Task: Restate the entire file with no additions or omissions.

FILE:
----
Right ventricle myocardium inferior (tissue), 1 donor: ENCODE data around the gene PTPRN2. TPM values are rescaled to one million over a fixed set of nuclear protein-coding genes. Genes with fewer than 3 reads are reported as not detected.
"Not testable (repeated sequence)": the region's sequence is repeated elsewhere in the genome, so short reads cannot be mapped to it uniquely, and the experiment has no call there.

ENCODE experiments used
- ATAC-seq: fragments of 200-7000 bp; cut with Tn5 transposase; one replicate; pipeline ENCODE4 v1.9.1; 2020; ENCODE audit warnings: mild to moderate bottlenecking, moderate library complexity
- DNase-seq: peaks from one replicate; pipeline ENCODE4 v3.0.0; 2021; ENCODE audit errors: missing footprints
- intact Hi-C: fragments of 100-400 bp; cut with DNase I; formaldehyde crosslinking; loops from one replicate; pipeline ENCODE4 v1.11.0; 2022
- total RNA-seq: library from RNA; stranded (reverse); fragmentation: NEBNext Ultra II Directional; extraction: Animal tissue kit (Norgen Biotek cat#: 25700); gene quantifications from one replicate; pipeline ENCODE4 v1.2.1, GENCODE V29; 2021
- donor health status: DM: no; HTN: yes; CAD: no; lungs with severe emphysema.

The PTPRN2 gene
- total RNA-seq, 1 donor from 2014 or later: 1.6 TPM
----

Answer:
Right ventricle myocardium inferior (tissue), 1 donor: ENCODE data around the gene PTPRN2. TPM values are rescaled to one million over a fixed set of nuclear protein-coding genes. Genes with fewer than 3 reads are reported as not detected.
"Not testable (repeated sequence)": the region's sequence is repeated elsewhere in the genome, so short reads cannot be mapped to it uniquely, and the experiment has no call there.

ENCODE experiments used
- ATAC-seq: fragments of 200-7000 bp; cut with Tn5 transposase; one replicate; pipeline ENCODE4 v1.9.1; 2020; ENCODE audit warnings: mild to moderate bottlenecking, moderate library complexity
- DNase-seq: peaks from one replicate; pipeline ENCODE4 v3.0.0; 2021; ENCODE audit errors: missing footprints
- intact Hi-C: fragments of 100-400 bp; cut with DNase I; formaldehyde crosslinking; loops from one replicate; pipeline ENCODE4 v1.11.0; 2022
- total RNA-seq: library from RNA; stranded (reverse); fragmentation: NEBNext Ultra II Directional; extraction: Animal tissue kit (Norgen Biotek cat#: 25700); gene quantifications from one replicate; pipeline ENCODE4 v1.2.1, GENCODE V29; 2021
- donor health status: DM: no; HTN: yes; CAD: no; lungs with severe emphysema.

The PTPRN2 gene
- total RNA-seq, 1 donor from 2014 or later: 1.6 TPM